Big Hero 6 (2015)
Big Hero 6 has been on my radar for a long time. Disney have been on a bit of a streak since 2010’s Tangled and since then both Wreck-It Ralph and the inescapable Frozen have raked in the critical acclaim and sweet, sweet money. Here’s the long and short of it. Big Hero 6 is loosely based on a rather obscure Marvel comic book only really known for featuring superheroes Sunfire and The Silver Samurai, both of whom don’t feature in the film due to different creative directions and complicated rights issues. It’s a Marvel property, but it’s a very Disney take on a Marvel property if that makes sense, and it fucking better do as I’ve tried and deleted about 8 different ways to say this and I officially give up.
Hiro Hamada (voiced by Ryan Potter) is a 13 year old tech genius who lives in the futuristic city of San Fransokyo. Tragedy strikes and Hiro is left with an inflatable robot medic companion by the name of Baymax (Scott Adsit). Hiro soon discovers that there is a masked madman with access to an army of microbots on the loose and decides to go after him, but not before recruiting his science-whiz friends and gearing up for a massive fight to save the city. If I may get slightly reflexive on you for a moment, I wasn’t sure whether the very lines you just read spoiled too much and had to check official blurbs to see what they reveal. The summary is fine in terms of spoilers, but I think it’s the fact that the film takes a while to get there that makes it feel like I’m blowing the whole film for people. The film taking its time is completely a good thing too. It spends time fleshing out its characters and stokes the fires of emotional investment expertly. If I had to criticise, I would say the villain story is a bit weak, but as with Guardians of the Galaxy, it’s more about the team coming together than the big bad they have to defeat. This is a Disney production, so the voice acting is top notch. Scott Adsit’s Baymax gets a lot of the big laughs in the film thanks to his gentle, but matter-of-fact way of talking.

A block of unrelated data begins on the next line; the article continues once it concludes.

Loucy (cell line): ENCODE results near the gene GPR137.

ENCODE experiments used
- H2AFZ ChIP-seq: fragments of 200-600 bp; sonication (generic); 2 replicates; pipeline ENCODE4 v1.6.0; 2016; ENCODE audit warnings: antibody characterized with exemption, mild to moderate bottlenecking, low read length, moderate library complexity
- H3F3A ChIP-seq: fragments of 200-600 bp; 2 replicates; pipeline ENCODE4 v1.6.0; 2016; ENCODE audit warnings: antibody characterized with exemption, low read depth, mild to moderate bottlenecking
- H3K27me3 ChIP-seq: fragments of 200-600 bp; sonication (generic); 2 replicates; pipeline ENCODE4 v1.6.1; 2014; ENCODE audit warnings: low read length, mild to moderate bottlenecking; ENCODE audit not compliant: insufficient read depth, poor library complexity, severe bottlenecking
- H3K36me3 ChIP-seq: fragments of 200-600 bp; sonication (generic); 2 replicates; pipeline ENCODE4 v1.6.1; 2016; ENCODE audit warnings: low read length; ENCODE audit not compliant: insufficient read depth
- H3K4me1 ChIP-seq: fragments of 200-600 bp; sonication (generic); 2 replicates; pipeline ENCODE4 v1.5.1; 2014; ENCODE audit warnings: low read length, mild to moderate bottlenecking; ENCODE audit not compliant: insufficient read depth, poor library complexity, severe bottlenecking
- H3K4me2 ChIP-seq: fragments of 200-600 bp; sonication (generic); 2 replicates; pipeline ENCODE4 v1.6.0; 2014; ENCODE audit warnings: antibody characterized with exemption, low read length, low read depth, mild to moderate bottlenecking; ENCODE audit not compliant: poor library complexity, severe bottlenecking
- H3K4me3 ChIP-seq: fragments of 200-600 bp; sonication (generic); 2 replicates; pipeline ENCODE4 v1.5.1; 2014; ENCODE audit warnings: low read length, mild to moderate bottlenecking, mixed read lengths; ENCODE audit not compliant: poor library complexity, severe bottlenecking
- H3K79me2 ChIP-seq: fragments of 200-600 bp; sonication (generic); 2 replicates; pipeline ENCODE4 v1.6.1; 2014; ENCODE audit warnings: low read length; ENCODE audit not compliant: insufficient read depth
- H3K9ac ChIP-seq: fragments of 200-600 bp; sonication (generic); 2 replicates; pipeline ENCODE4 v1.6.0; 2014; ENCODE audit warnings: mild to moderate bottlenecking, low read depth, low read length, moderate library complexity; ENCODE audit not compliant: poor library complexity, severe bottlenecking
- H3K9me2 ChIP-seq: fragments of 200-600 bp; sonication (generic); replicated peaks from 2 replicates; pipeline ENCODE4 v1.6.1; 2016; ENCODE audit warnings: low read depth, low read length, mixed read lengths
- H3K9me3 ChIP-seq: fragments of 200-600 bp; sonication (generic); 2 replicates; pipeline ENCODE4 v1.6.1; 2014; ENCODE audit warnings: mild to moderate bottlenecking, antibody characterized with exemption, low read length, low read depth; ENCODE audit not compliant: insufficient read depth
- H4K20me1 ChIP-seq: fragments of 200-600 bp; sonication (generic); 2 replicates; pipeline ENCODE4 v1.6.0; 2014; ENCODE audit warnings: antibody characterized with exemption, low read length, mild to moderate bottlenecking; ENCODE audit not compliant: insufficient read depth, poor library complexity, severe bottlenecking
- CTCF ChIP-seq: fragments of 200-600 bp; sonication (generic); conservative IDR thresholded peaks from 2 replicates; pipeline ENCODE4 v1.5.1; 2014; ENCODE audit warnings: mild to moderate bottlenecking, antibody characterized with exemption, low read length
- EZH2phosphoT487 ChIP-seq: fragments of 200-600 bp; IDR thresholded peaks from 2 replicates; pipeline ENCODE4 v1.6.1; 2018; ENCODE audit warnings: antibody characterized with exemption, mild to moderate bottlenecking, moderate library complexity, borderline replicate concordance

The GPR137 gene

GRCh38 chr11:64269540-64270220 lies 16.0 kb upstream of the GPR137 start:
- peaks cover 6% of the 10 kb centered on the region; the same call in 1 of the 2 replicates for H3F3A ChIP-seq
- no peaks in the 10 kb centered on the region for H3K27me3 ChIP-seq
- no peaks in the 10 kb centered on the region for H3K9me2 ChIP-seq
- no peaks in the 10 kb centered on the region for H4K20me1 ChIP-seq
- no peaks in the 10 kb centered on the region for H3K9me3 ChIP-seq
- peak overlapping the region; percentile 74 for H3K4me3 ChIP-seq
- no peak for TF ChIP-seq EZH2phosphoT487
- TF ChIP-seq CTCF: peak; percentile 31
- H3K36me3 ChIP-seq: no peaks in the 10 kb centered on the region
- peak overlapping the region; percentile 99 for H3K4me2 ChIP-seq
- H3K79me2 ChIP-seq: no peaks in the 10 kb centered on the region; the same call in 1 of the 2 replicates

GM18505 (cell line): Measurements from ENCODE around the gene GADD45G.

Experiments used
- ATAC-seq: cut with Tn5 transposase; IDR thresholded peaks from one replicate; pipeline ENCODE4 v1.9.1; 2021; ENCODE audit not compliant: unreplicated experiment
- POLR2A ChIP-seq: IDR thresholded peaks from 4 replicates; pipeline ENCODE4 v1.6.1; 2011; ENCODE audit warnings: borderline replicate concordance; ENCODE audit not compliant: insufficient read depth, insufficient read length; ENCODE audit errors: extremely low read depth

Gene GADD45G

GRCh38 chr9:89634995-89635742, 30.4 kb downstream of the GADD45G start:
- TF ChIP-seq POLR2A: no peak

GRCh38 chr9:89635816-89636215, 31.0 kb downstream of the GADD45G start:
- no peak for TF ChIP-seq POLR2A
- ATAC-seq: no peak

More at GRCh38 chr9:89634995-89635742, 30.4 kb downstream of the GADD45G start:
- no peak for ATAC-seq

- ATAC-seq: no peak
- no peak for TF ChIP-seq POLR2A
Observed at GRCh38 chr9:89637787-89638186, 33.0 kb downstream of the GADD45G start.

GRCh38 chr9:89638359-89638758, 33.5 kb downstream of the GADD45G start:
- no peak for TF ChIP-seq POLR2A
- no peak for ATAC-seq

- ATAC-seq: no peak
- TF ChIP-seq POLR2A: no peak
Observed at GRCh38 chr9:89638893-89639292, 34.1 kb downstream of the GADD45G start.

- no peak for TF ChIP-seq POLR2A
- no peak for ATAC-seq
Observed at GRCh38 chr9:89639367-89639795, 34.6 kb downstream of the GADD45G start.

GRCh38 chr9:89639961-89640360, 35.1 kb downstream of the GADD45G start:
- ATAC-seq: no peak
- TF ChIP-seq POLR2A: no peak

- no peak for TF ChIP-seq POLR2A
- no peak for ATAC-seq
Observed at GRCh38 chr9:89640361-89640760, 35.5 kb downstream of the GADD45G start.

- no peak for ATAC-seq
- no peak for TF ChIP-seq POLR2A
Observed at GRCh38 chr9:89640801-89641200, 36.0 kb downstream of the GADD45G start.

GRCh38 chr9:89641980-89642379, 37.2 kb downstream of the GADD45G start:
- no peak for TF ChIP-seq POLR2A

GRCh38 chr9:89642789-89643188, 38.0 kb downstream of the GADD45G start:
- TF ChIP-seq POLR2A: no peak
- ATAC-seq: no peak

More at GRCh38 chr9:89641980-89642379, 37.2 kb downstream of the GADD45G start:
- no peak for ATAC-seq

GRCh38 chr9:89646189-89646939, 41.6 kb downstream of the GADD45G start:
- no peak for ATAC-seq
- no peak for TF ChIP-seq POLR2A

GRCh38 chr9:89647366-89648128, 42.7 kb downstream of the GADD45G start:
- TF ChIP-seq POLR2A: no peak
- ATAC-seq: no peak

Like How to Train Your Dragon or E.T., the film works on the bond of boy and companion. Hiro’s relationship with Baymax is as funny as it is touching. In the original comics, Baymax is a dragon creature, but the decision to make him a cuddly, friendly robot is a sound one. It’s fun just watching Baymax totter around and interact with things. I’m a grown-ass man and I wanted to reach through the screen and hug him. There’s an inspired bit briefly seen in the trailers where Baymax is low on battery and basically acts drunk. His pratfalling and slurring are incredibly funny and charming. He’s not just a joke character though, as Baymax is key in some of the film’s more emotional moments and some of his interactions with the depressed Hiro are genuinely moving. Big Hero 6 has got a lot of heart and it shows. It reminded me of The Iron Giant in a lot of ways (there are more than a few plot similarities) but Big Hero 6 nails what Iron Giant did and makes you care about the characters. This is clever and mature storytelling and it’s great to see they didn’t just slap some superhero shit together haphazardly and took the time and effort to make it something special. Storywise, the film slightly falters when the team get together. Some of the team get proper arcs, some not so much. I was really enjoying the team dynamic and wanted to have each of them walk away with something learned. It’s a minor flaw in the grand scheme of things.
I know this may sound like a weak statement, but I was caught up in how colourful and fun everything was. The city of San Fransokyo is a brilliantly designed place, with evidence of American and Japanese culture colliding. I could have done with seeing more of the city, but was happy enough with what Hiro and crew were doing for it to become a problem. I’m looking forward to the Blu-ray so I can pause and appreciate all the tiny details put into it. The action is fun and frantic and seeing all the tech in action is a delight.
I loved Big Hero 6 hard. It’s now my favourite of the newer Disney animations. It’s got wit, action, emotional gut punches, the lot. It has a big ol’ beating heart at the centre too, which can’t be faked. Highly recommended.